Ramen Noodles, Gaming Consoles and an Ironing Board: Move-In Day at Rutgers-New Brunswick

By Chuck O'Donnell | TAPinto New Brunswick, August 31, 2022

NEW BRUNSWICK, NJ – Kelly Goodall arrived at the entrance of Rutgers’ Honors College with four overstuffed suitcases, a stack of new bedding and enough hair care products to practically open her own salon.

“Well, I might have overpacked a little bit,” she said. “At least I’ll have everything.”

Students arriving for the time-honored Move-in Day event on Wednesday, Aug. 31 brought everything but the kitchen sink, although even one of those may have been hidden inside one of the giant boxes and crates that were being offloaded from parental minivans along Seminary Place.Goodall, a Toms River native, is one of 7,900 or so first-year students arriving in New Brunswick this week. Rutgers will also be welcoming 2,100 transfer students to on-campus housing in the city.

Cases of Keurig pods, flat screen monitors, six-count packs of body spray, boxes of instant ramen, wall mirrors, electrical power cords, shower caddies, PS5 gaming consoles, framed family photos and even a few stuffed animals were being loaded into scarlet red carts and pushed into the living spaces where students will get their first taste of college. (Let’s hope it’s more palatable than all those Pop-Tarts.)

One optimistic freshman thought it prudent to bring an ironing board, which announced its unlikely arrival with a loud screech as it accidentally collapsed onto the sidewalk. Passersby noted it would make for a terrific beer pong table.

Although students such as Goodall ignored the advice of her father, Pete, Class of ’92, and packed a lot, there were others who were wistfully lamenting the items left behind.

Lisbeth Garcia, who had started her trek from Chesterfield in Burlington County to New Brunswick at 7:20 Wednesday morning, remembered to bring her electric bass guitar.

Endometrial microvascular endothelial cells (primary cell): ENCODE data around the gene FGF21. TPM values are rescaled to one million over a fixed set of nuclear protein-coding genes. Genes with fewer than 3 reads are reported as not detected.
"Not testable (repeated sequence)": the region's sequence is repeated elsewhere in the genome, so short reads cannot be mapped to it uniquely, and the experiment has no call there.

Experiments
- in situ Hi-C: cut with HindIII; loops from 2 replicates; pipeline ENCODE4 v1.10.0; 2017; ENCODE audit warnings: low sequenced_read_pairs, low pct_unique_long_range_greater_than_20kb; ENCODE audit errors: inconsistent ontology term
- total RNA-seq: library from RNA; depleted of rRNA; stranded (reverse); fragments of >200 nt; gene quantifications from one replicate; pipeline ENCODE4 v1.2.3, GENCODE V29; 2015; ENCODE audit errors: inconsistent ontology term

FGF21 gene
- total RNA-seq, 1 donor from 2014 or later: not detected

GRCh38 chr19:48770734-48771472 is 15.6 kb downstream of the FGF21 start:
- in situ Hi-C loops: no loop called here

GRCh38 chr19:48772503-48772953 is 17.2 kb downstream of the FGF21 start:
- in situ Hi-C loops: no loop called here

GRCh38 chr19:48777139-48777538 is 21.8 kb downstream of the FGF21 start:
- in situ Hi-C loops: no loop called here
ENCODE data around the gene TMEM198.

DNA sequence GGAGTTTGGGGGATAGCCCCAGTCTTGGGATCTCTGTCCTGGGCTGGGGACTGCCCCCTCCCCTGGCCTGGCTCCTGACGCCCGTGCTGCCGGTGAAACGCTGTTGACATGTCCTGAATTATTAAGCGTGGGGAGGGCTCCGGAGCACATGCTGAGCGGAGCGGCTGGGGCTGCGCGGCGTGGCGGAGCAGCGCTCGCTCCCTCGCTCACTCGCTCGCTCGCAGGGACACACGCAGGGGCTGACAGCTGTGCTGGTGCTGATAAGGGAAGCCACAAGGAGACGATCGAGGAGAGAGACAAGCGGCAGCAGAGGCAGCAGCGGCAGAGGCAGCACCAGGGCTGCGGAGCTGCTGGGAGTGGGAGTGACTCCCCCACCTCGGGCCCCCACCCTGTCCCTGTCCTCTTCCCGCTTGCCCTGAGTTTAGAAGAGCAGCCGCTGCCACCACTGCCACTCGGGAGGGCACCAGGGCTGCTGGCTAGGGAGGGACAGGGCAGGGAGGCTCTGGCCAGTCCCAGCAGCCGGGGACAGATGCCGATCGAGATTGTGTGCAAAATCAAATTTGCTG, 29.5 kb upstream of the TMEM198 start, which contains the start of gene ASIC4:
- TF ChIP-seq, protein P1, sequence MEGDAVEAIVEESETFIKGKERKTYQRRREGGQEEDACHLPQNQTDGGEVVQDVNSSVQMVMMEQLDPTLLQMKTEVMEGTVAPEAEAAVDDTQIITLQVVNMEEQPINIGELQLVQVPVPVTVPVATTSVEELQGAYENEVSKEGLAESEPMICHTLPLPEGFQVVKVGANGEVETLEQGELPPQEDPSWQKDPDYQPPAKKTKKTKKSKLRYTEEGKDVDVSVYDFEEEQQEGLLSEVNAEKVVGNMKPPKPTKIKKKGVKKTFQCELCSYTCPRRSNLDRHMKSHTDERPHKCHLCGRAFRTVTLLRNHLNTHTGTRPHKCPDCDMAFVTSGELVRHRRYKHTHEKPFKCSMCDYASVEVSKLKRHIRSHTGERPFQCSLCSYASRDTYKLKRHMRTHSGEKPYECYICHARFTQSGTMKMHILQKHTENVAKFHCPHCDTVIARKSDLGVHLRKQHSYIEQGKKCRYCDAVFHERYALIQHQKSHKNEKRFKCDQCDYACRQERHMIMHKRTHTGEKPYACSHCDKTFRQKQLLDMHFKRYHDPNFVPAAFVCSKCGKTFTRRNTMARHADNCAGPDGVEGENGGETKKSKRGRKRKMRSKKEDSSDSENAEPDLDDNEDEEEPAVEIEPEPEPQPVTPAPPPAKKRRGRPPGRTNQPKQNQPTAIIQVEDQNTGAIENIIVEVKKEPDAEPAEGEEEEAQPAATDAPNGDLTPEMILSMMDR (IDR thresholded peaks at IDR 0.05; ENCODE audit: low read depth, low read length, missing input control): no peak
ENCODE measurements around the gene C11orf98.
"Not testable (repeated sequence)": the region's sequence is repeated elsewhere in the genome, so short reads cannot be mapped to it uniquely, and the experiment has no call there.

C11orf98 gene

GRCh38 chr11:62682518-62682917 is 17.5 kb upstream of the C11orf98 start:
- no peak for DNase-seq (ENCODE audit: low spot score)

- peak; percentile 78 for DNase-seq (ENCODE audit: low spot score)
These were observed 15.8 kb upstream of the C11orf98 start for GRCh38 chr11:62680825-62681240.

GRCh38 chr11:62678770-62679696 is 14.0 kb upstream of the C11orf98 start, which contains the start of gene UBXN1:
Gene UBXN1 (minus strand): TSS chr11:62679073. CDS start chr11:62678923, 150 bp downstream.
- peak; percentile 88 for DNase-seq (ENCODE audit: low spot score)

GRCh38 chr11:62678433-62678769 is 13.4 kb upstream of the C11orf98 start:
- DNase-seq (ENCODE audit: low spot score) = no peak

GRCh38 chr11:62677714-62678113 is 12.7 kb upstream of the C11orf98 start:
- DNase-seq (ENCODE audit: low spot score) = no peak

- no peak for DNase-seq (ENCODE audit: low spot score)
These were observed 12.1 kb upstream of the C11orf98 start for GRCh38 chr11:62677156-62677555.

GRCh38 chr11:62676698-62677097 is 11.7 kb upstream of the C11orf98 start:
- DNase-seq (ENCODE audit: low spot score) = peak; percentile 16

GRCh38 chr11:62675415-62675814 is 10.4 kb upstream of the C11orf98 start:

“But I forgot the stand,” she said. “I hope I’ll have it by the middle of next week.”

It wasn’t clear if mom and dad would be making a return visit or if it could be sent through the mail.

Wednesday’s event was a huge undertaking made smoother by the help of Rutgers University Police, which directed traffic, and Rutgers upperclassmen volunteering to carry 24-count cases of bottled water up three flights of stairs.

The volunteers were people such as Giancarlo Garcia, a sophomore sociology major, who took his role seriously as an initial point of contact for arriving students.

“I think there’s obviously a lot of perks with being on the move-in team besides moving in early,” he said. “I think just being able to help somebody get a good introduction to Rutgers is probably the biggest benefit I saw.”

Rutgers’ Chancellor-Provost Francine Conway, Vice Chancellor for Student Affairs Salvador Mena and Dean J.D. Bowers also welcomed students.

Conway noted the diversity of the 10,000 or Rutgers-New Brunswick students moving into on-campus housing, 28.6% of whom are first generation and 24.9% represent underrepresented minorities including Black and Latino students. 

No doubt some of the students rolling their carts past her on Wednesday took advantage of the Scarlet Guarantee, a financial support program for first- and second-year students that was championed by Conway.

“These are 1,500 students who would otherwise not have been able to make it to New Brunswick,” she said. “So, access and affordability, but it’s access to excellence. We have the best to offer, and for our students, it's not be stopped by finances is very huge.”

If arriving students needed a little muscle, the city was there to help. 

Mayor Jim Cahill, Director of Human and Community Services Keith Jones II and Board of Education member Ivan Adorno unpacked SUVs and wheeled carts up the sidewalk.

Behind them, moms and dads waved goodbye to their children. 

There will surely be some tears shed on the drive home. And, let’s face it, a few high-fives, too.

“From the parental perspective, it’s the next step of letting go and watching your kids develop and mature,” Cahill said. “And, it’s a part of the learning and development process of how young people become adults who contribute to the community and this is really at the threshold of adulthood. They will become young adults here, and that’s exciting.”

FULL SOURCE: TAPinto New Brunswick | Ramen Noodles, Gaming Consoles and an Ironing Board: Move-In Day at Rutgers-New Brunswick